Monday, July 13, 2015

These Classes Are so Safe!

This morning I got up at 7 AM, feeling well rested and had enough sleep from last night. I went to the bathroom at the end of the hall to take a shower and came back into my dorm to make sure I was not forgetting anything for class since it was instantly followed by breakfast. At 7:55 AM, my proctor group and I started walking together to go down to the Commons and have breakfast. I got eggs, bacon, turkey sausage (which was served for the first time on the campus), tangerines, and orange juice. It is one of the girls' birthday today, Mary Helen, so I wanted to make an effort to making it as special as possible by starting off the "Happy Birthday" song, and soon enough everyone in the cafeteria was singing along (or at least I had hoped so). 
I enjoyed looking at this creative design of the commons
center, where we usually go to eat.

After breakfast had ended, we walked outside to find the person holding up the sign that said "Medicine, Health, and Society". The guy who was holding our sign is Zach, the teacher's assistant. Once he finished taking role, he led us over to the actual classroom, where we met our professor, Ms. Talley, who was sitting in a wheelchair. Everyone got seated and Ms. Talley had us quickly write a few sentences on our first impression of her. I did not think much about her disability when I first walked into the room, I thought of it as totally normal because one of my close friends is immobilized too and sometimes uses his wheelchair. I did not expect for her to be in one, but my standards for her class was not set any lower. 

Ms. Talley got out of the wheelchair and started walking around. She is actually not immobilized and just wanted everyone to reflect on their judgement, and why we were so quick to judge. She is also having at everybody try out being in a wheelchair for 24 hours to gain a better understanding and have a new perspective, like how we should be viewing this class. Everyone went around the room sharing their opinions and she told us that it was all more positive than all of her other years teaching at VSA (this is her 5th year). Our next lesson was making a concept map around the idea of health. We turned in the papers and will be doing it again for the same topic, at the end of the course. This was for her to reflect on how she taught and for us as students to reflect on the way we have thought of health from before. She had us do a quick activity with a partner (the person sitting next to us) and had us interview each other with a given set of questions. My partner's name is Michael, he is 17, and will be an incoming senior. This is also his first year at VSA, he is from Wheaton, Illinois, has one older brother, is in choir, and loves to read and go to concerts in his free time. He wants to go to medical school eventually sometime in the near future, but he is hoping that this class will help re-enforce his desire to be in the health field. One fun fact is that he is banned from the premises of Panera (the store) because on his last day working there, it takes at least 30 minutes to walk all the way to work, so when he showed up, his co-worker just assumed that he was not going to show up and basically made him walk to his workplace for nothing. Michael got very upset, quit his job, and got banned. Everyone went around the room introducing their partners, and when it got to Ms. Talley and Zach, the class found out that he can recite the alphabet backwards in the same amount of time in the Guinness World Records (which is 2.21 seconds).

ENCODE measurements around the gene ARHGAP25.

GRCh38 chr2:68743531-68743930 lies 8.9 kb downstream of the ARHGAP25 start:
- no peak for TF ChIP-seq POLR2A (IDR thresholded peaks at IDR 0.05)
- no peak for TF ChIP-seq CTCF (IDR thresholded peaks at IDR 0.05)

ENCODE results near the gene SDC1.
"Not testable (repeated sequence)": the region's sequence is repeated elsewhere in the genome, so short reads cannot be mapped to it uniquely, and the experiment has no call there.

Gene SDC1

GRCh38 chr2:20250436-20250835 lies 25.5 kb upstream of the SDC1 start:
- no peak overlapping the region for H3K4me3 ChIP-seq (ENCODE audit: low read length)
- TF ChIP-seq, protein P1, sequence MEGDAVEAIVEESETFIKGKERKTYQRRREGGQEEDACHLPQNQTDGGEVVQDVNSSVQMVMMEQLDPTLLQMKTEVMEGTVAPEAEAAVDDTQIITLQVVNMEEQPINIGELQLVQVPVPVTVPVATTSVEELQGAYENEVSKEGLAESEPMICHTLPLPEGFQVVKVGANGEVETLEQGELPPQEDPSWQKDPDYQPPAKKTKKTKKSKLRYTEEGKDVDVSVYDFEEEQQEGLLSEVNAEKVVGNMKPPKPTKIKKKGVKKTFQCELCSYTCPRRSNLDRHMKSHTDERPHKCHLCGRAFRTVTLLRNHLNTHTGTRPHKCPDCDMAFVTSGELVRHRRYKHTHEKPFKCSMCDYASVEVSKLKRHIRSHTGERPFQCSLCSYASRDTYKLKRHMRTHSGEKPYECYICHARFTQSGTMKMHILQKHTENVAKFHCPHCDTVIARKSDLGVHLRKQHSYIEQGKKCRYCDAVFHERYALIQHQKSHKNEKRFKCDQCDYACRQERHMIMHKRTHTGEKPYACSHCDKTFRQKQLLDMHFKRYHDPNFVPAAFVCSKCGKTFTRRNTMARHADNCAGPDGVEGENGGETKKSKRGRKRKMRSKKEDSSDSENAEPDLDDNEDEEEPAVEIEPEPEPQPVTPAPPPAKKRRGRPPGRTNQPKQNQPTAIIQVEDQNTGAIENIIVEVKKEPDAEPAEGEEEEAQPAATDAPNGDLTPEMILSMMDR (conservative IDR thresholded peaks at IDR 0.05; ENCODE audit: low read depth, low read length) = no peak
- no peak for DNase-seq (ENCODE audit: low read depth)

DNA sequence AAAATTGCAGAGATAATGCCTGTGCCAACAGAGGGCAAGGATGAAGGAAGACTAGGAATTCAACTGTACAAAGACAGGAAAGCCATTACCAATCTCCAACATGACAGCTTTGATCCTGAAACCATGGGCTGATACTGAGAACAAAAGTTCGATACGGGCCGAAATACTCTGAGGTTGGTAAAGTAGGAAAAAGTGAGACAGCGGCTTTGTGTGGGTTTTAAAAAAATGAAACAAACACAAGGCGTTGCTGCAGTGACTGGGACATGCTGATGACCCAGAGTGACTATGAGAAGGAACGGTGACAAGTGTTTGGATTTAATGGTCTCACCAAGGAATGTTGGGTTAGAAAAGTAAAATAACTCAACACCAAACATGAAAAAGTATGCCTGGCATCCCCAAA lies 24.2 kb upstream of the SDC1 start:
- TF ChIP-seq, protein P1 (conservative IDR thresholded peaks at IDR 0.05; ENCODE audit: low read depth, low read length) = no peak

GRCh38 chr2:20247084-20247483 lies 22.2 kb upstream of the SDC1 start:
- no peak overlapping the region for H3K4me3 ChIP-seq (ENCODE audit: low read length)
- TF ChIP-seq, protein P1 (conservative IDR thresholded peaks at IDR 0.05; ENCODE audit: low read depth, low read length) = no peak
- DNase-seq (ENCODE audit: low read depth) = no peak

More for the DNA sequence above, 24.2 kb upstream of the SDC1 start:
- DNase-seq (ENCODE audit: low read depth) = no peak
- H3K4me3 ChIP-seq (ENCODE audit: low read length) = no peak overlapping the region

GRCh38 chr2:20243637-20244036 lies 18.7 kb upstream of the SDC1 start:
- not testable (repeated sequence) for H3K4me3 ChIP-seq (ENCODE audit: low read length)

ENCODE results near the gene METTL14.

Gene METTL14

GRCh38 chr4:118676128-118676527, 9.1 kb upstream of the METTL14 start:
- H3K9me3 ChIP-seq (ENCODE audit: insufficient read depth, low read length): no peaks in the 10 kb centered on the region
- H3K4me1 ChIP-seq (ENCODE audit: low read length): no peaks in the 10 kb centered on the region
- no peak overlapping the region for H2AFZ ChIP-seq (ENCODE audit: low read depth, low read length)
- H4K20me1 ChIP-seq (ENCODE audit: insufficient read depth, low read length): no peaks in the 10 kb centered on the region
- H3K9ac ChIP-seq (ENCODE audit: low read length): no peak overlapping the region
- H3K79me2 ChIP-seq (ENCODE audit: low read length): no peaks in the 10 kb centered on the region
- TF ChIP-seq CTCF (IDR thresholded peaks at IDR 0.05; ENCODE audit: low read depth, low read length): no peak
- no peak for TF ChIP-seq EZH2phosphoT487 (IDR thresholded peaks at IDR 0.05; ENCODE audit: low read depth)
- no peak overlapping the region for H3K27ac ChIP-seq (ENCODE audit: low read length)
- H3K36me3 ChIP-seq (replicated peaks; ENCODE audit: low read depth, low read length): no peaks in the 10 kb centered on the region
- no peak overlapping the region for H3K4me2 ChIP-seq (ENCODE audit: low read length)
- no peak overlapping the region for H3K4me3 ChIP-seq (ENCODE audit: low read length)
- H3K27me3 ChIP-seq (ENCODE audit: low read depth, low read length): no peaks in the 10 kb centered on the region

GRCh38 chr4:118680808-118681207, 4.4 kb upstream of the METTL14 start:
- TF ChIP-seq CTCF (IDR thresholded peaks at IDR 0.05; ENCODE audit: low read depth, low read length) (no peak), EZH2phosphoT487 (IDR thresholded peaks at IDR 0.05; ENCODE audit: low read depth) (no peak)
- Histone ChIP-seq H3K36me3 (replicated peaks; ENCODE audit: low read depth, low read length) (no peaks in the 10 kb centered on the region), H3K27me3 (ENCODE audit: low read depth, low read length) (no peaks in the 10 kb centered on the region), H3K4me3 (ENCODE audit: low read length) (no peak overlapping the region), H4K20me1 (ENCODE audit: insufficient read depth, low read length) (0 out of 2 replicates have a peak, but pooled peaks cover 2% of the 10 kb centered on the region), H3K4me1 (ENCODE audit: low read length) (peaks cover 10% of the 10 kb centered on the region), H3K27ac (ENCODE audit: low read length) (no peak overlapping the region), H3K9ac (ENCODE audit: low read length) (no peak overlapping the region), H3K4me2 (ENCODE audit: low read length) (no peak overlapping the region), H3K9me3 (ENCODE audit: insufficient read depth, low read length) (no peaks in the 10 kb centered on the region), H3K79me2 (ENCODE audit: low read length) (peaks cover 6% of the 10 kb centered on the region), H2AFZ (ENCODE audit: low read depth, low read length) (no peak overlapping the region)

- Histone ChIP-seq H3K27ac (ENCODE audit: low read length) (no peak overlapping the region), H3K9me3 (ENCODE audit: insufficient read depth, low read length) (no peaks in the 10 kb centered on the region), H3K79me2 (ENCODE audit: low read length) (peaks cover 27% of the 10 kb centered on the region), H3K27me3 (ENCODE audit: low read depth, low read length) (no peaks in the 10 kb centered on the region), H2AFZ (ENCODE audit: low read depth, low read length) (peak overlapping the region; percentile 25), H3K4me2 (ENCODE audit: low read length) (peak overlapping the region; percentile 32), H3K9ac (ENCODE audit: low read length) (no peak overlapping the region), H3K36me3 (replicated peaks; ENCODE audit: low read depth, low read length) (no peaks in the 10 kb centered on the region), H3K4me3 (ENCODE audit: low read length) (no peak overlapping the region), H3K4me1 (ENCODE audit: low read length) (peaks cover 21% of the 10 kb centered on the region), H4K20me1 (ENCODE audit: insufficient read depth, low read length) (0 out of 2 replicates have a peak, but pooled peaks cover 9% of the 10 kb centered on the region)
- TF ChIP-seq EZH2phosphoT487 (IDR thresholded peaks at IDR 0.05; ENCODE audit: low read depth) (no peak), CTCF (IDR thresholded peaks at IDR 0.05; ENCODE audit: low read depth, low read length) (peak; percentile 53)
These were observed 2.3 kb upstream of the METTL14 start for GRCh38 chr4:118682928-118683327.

Then, we got into the real lecture on the four different parts of anthropology (biological, linguistics, archaeology, and cultural), since the professor is an anthropologist after all. We went really far into detail on archaeology, with an example of starting out with layers at a time, from the top. At the top of the ground, our professor brought up "Garbology"which is what you can figure out about a person based on what kind of trash that they throw out. For example, you can tell someone's health status based off of the medications that you can find in the trash. In some cases, people throw out all of their personal information all of the time, like the labels with the patient's name from a prescription bottle, and how once people have put out their trash on the street for the dump truck to pick it up, it is then made public. The lecture turned to learning some new terms, such as, explanatory models, when those from different cultural backgrounds often have very different ways of understanding illness, its consequences, and how best to treat it. 

There was a lunch break in between the two sessions of class, so Ms. Talley wanted to leave us off on a note thinking about the trash that we throw away, whether something is still valuable or not. I never gave my trash much thought since I just throw away wrappers that I do not need to use. At lunch, we were free to sit with whoever we wished to sit with, so Hummd, Arnold, and I went to save a table together for the cohort  and saved a seat for Gwennie. It was really nice to see them again because I am in a totally whole different house than the rest and are on different floors. We caught up with each other on what our classes, proctor groups, roommates, and personal experience were like. The short amount of time that we had to spend with each other was really different from seeing them everyday for the whole day during our travel dates, so I really appreciated more of the time that we had rejoiced.